The views of this article are the perspective of the author and may not be reflective of Confessions of the Professions.
Having the constitutional right to carry a firearm is a privilege that most US citizens have. Most states allow gun owners to apply for a permit that allows firearm carriers to conceal their weapons from being seen by potentially threatening people. Unfortunately, there is an abundance of misconceptions that surround the regulations for carrying concealed. It’s critical that these myths are exposed and accurate information is presented in its place. Here are five common myths about concealed carry.
There is an extremely popular belief that if you find yourself in a situation that warrants the drawing of your concealed weapon, you should first fire a warning shot into the air to frighten and thus deter the threatening party from coming any closer. Albeit a sound theory, in the eyes of the law, the owner of a firearm is fully liable for each round of ammunition that’s discharged from his or her weapon. That holds equally applicable in court for cases where someone was shot directly and where an innocent bystander was struck by a bullet that ricocheted off of an overhead platform.
Before this myth gets spread farther or gets farther from accurate information, it’s important to mention that you DO, of course, have the right to protect your vehicle and the contents and passengers therein. That includes being able to legally carry a concealed firearm while traveling. However, the local laws and state rules regulating the roads are often different than those in effect regarding residences. In other words, the laws concerning weapons, whether concealed or not, often vary between those that apply to automobiles and those that apply to a home. Be sure you do some research and educate yourself on the variation between the two.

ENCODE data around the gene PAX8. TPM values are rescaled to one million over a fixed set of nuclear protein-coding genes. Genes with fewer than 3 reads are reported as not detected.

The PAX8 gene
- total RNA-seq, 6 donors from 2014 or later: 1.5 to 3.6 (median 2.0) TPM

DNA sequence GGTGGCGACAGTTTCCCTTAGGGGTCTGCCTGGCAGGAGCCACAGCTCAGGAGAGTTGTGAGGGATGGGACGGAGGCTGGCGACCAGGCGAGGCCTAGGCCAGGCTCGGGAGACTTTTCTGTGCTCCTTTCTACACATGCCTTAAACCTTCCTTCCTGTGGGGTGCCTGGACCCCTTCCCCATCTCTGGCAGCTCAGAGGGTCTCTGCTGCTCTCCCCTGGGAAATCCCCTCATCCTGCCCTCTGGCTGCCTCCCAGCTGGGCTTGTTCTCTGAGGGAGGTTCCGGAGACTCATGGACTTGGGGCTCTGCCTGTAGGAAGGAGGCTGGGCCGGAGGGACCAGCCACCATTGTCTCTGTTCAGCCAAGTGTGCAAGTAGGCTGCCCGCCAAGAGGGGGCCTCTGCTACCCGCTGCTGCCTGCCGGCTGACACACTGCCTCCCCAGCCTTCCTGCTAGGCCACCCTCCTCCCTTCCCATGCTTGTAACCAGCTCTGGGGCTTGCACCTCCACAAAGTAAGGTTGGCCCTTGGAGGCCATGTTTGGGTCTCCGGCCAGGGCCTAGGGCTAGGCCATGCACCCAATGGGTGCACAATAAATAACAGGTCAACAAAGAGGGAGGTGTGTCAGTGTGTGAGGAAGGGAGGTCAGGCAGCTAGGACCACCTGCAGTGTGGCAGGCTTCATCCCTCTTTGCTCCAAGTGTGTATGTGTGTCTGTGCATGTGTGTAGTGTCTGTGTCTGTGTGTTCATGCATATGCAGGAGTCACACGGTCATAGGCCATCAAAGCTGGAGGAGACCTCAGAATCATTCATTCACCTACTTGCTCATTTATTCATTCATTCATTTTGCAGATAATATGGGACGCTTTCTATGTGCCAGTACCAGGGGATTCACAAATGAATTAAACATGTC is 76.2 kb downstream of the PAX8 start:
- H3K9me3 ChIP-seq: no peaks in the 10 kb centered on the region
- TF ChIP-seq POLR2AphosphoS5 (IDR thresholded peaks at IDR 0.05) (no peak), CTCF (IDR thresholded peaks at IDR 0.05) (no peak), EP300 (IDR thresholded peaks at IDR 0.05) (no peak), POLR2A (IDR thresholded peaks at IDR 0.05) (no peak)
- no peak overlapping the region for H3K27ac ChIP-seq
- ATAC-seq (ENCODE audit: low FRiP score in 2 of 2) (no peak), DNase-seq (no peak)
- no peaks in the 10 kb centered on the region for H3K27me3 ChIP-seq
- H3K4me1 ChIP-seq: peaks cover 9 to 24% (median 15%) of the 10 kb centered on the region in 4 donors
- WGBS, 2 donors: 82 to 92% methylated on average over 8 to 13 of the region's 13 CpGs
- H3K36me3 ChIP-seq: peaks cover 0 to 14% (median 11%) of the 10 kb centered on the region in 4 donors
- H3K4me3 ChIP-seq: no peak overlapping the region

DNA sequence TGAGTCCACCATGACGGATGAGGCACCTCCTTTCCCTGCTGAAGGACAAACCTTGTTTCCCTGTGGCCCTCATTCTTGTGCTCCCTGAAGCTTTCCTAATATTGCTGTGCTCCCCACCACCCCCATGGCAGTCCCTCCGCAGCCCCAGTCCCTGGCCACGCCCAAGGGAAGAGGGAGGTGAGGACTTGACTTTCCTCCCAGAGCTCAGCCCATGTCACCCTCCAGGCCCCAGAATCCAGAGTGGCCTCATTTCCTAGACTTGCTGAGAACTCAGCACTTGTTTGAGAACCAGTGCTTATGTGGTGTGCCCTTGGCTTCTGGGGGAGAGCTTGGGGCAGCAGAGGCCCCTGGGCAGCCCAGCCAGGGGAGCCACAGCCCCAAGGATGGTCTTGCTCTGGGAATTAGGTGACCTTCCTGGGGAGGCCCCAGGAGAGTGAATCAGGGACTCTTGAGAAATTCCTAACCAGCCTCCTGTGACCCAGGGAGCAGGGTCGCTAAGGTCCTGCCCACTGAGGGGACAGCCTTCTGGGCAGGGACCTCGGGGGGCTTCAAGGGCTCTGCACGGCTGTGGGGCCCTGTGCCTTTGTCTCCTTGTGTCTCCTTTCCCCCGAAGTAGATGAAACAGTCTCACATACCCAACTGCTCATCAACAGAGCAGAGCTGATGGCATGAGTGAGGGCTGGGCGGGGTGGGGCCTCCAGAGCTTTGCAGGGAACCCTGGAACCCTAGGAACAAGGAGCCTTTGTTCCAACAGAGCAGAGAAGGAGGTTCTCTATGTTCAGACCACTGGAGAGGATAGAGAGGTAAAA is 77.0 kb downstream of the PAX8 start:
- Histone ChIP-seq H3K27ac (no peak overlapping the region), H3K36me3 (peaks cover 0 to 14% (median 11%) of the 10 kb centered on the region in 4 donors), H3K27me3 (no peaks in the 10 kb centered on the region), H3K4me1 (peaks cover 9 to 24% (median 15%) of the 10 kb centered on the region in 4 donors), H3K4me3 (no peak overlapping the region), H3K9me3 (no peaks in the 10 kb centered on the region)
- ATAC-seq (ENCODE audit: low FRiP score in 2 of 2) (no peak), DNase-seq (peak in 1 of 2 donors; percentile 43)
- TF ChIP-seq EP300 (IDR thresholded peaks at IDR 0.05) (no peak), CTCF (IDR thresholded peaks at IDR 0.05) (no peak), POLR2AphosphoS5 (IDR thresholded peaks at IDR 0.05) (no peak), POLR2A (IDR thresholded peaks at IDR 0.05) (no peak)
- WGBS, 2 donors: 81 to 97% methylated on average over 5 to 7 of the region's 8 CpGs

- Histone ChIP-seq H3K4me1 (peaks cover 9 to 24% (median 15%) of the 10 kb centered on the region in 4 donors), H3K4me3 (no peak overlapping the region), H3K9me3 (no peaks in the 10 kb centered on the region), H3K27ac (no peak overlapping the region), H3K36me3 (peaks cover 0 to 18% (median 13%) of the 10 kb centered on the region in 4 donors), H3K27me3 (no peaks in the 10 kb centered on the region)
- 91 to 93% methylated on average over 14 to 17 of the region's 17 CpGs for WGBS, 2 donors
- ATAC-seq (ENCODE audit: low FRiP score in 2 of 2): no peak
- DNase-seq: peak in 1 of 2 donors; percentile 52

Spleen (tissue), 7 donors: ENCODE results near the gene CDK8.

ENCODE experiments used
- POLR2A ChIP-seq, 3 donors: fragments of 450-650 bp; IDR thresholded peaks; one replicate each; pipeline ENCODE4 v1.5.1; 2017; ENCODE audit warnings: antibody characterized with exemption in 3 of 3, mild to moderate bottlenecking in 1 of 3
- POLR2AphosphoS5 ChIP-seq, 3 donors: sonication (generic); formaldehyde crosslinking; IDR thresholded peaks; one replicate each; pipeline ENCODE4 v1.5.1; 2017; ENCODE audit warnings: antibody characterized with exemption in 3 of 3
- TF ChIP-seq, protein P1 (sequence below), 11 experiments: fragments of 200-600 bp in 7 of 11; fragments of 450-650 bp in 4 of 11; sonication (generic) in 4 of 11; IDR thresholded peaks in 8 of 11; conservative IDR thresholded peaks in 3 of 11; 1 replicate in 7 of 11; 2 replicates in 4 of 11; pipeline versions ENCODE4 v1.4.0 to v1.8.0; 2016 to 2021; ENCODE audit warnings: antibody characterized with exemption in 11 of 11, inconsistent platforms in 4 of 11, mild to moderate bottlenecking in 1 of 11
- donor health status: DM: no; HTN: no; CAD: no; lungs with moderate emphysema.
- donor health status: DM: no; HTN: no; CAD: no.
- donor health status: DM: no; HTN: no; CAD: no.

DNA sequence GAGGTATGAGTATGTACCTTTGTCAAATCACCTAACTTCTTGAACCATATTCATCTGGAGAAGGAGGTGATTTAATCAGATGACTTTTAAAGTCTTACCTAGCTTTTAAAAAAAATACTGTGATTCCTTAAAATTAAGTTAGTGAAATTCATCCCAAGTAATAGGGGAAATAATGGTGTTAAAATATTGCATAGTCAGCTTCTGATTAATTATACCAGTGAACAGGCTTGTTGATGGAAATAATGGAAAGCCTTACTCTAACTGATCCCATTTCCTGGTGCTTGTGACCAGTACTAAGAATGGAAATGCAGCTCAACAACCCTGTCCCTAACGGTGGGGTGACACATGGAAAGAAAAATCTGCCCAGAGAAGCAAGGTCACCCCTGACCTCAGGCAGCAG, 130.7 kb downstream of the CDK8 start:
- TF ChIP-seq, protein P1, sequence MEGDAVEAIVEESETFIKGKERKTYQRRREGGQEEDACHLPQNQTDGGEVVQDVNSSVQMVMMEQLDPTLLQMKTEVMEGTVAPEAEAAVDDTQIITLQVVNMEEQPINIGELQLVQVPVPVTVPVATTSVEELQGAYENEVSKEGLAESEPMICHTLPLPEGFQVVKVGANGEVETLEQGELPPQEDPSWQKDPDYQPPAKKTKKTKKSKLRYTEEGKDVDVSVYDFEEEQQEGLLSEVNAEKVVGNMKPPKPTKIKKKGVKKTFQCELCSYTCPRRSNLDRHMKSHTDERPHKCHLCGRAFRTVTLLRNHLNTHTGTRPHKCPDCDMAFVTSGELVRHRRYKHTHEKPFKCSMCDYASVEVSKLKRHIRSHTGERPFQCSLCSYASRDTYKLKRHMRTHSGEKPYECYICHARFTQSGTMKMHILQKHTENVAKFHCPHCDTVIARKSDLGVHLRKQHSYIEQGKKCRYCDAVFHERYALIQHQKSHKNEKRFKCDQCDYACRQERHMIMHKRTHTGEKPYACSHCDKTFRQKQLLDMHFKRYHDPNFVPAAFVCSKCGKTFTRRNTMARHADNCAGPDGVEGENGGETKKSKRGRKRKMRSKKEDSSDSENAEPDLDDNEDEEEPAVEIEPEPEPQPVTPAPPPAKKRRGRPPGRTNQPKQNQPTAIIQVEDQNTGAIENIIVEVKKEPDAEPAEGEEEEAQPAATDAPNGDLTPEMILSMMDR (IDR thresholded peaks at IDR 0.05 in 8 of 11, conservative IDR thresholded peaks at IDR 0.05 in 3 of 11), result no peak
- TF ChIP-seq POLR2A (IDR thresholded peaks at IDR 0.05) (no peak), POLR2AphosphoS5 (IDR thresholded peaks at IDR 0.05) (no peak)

This could not be farther from the truth. Going through a handgun training course that’s offered by a reputable organization is a critical step in ensuring safe and effective use of any handheld firearm. In fact, many states require documentation that certifies an individual’s competency in using a handgun before that individual can obtain his or her carry conceal permit. Fortunately, there are places that provide this training in every state. Some states even offer virtual options for these classes such as the state of Florida which offers Florida concealed carry courses online. This leaves gun owners no good reason to deny themselves the experience of legitimate training.
Myth # 4: If You Have a CCW Permit, then You’re Not Required to Tell or Show the Location of Your Firearm(s) to Anyone, for Any Reason, Including the Police
Having permission, by the local and state government, does not in any way place you or your firearm above the law. If an officer of the law requests that you reveal the whereabouts of your weapon, then you have the legal obligation to do so. If law enforcement becomes involved at all, no matter what the case may be, it is strongly advisable to be forthright with information about your weapons and documentation: what you have (both the firearms and the permits attached to each of them) and where you have it or them. There are three practical and critical reasons to volunteer this information immediately:
- Solidify your integrity as a law-abiding citizen. By being upfront about having and practicing the rights that your CCW permit allows, you maintain an honest disposition to the police officers involved.
- Legally covering yourself in the event that police were called after an altercation,
- Helping protect the safety of an officer who may need to search your property, possessions, or person.
Thinking that you’ll have enough time or level-headedness to chamber the first round in an intense and stressful situation that places your life and the lives of those around you in danger is about the same as believing you’ll have plenty of time to strap your seat belt on the instant you become aware of an oncoming car crash. If you can acknowledge the ladder as foolish, then relate the prior situation in the same respect. When faced with immediate life or death circumstances, you need to be able to act with speed and clear thought. If you’re not comfortable with carrying a gun that’s loaded and that has a bullet ready for fire in the chamber, you’re probably not really prepared to carry that weapon much less use it in such a situation.
If you know people who still believe these myths for facts, take time to correct them. It could have a life or a lawsuit. Keep yourself educated and informed on state and local regulations about gun safety and practice firing your weapon in a safe environment on a regular basis. Stay safe and keep your eyes open.